The Farmer & the Race Car

It’s an early morning in August and Michael Sabia is tending to his Christmas tree farm. He’s pulling weeds around an infant Christmas tree he planted. The tiny spruce tree will take several years to grow big enough to decorate a family’s home for the holidays. That’s the nature of farming: you plant now and harvest later.

Farming is part of Sabia’s life – just like some 20 other active Easton farms that are also small family-owned businesses.

In 2005, Sabia began clearing land that he had purchased to start a Christmas tree farm. He planted trees but, since Christmas trees grow roughly one foot per year, it took several years before they were mature enough to sell. While he waits for the trees to grow, he works with his father, Michael Sabia Sr., an excavator who owns a construction company and is Easton’s measurer of wood. Sabia Jr. also serves as a volunteer fireman in Easton. 

Over the years, Sabia has expanded his operations on the farm to include tree work and removal, wood splitting and firewood, and excavation. The farm now has over sixty chickens that produce eggs that his wife Samantha, a Samuel Staples Elementary School art teacher, sells at their farm stand, along with several different products, including flower decorations and wreaths. Their son Luke also helps out around the farm.

The Race Car Driver

But on this particular hot August morning, Sabia’s attention soon turns toward his race cars, a passion he discovered in early childhood. When he was young, his father introduced him to go-karts. By age seven, Sabia was competing in regional go-kart racing. At age seventeen, his interest turned to faster cars. Starting with an old car he purchased from a junkyard, Sabia built and modified it so that he could begin racing in the stock car division competitions in the Northeast.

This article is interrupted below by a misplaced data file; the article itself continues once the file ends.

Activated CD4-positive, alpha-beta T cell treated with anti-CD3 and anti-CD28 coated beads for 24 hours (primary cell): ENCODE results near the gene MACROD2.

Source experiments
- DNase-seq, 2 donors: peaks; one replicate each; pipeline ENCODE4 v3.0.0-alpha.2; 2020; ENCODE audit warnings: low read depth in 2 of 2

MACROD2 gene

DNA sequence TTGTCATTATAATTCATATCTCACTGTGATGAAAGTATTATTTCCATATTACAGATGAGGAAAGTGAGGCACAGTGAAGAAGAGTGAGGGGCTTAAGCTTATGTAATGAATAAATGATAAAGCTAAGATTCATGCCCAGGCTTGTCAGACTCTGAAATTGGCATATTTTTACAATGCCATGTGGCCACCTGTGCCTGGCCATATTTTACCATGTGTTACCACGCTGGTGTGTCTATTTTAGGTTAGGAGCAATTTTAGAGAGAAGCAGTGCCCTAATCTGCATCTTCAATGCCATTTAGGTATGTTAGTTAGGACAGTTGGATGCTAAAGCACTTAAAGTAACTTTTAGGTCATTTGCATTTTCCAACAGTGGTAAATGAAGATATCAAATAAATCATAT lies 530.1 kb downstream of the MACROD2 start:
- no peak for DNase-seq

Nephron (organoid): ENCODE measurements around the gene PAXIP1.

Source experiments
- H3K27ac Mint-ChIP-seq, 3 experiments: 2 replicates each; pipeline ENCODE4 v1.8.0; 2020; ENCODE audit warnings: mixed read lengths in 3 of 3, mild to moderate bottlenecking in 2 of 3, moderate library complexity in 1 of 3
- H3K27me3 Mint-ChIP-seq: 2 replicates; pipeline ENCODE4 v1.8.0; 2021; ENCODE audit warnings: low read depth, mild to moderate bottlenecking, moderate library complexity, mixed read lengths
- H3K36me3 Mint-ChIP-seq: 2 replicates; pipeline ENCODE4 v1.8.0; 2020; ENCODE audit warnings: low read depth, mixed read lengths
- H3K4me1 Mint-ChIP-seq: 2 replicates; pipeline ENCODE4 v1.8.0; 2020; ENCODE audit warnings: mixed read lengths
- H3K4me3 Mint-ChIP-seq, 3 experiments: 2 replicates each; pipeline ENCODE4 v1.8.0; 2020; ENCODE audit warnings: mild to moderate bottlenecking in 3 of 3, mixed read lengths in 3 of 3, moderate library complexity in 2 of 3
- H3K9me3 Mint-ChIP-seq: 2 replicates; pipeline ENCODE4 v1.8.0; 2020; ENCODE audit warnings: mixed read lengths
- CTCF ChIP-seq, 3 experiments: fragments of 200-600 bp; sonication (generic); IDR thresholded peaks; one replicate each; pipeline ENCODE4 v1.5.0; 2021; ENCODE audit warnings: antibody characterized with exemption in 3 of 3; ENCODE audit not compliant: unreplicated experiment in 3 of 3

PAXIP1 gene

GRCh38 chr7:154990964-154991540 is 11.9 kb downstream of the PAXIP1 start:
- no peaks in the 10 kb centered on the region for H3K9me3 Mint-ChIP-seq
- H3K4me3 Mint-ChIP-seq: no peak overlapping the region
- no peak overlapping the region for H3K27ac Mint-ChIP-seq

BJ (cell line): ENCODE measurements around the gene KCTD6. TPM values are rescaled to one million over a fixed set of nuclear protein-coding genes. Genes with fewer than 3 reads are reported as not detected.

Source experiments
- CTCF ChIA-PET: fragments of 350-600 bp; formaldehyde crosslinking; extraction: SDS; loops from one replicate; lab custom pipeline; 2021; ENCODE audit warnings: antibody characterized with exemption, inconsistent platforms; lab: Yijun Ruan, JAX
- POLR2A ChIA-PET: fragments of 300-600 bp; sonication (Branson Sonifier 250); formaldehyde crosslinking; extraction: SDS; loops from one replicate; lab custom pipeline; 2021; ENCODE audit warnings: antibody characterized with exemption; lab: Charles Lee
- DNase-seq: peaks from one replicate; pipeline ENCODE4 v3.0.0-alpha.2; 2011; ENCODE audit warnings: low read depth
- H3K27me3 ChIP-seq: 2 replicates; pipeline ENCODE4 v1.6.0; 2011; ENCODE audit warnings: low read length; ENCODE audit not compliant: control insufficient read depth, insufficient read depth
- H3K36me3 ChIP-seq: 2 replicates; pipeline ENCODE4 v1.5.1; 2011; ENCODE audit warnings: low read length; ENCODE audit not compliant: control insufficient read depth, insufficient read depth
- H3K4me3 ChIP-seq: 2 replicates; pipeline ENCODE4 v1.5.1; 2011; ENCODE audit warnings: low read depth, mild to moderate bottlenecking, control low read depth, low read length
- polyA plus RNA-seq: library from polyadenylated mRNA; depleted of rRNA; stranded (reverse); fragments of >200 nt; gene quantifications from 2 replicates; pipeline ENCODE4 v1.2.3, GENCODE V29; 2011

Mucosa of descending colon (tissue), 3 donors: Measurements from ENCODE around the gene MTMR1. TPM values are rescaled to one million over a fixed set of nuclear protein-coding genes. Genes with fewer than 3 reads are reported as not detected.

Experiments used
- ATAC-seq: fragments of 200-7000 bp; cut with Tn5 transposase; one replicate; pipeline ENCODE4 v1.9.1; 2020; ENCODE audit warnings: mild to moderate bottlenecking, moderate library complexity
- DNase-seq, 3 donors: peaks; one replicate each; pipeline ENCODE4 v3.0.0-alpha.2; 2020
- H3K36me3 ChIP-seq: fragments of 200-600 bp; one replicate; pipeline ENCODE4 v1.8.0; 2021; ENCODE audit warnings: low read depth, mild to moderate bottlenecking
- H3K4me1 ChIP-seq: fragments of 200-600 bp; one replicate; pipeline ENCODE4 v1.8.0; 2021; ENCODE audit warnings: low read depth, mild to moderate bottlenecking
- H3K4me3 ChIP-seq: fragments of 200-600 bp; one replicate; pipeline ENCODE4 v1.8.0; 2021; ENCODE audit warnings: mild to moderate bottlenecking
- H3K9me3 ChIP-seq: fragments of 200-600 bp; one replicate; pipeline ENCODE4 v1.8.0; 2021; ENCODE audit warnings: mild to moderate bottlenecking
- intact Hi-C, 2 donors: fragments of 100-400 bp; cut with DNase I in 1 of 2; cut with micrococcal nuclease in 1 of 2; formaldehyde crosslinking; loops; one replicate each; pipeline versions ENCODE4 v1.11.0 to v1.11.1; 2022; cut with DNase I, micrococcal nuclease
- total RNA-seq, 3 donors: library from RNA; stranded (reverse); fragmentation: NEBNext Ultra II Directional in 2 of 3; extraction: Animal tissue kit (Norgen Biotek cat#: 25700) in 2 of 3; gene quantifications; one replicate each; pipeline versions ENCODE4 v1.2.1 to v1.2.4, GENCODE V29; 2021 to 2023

“I love the adrenalin rush of the race,” he said. Sabia won the track championship in his division in his first year.

He eventually decided to move from a paved racing track to a dirt track. Racing on a dirt track is very different from racing on a paved track and requires using a different kind of vehicle with unique specifications. Because he doesn’t have any major corporate sponsors, he builds, modifies, and maintains the cars himself with the support of his crew. As he jokingly puts it, “Splitting firewood and cutting trees pays for my race cars.” He has been racing in this division for fifteen years.

Preparing the car to compete as a modified dirt racer requires a great deal of work before each race. Any damage from a prior race must first be repaired, but the main focus is on how to make the car faster and more aerodynamic for the specific track conditions for the next week’s race. This must all be done within the defined specifications for the cars in Sabia’s racing division.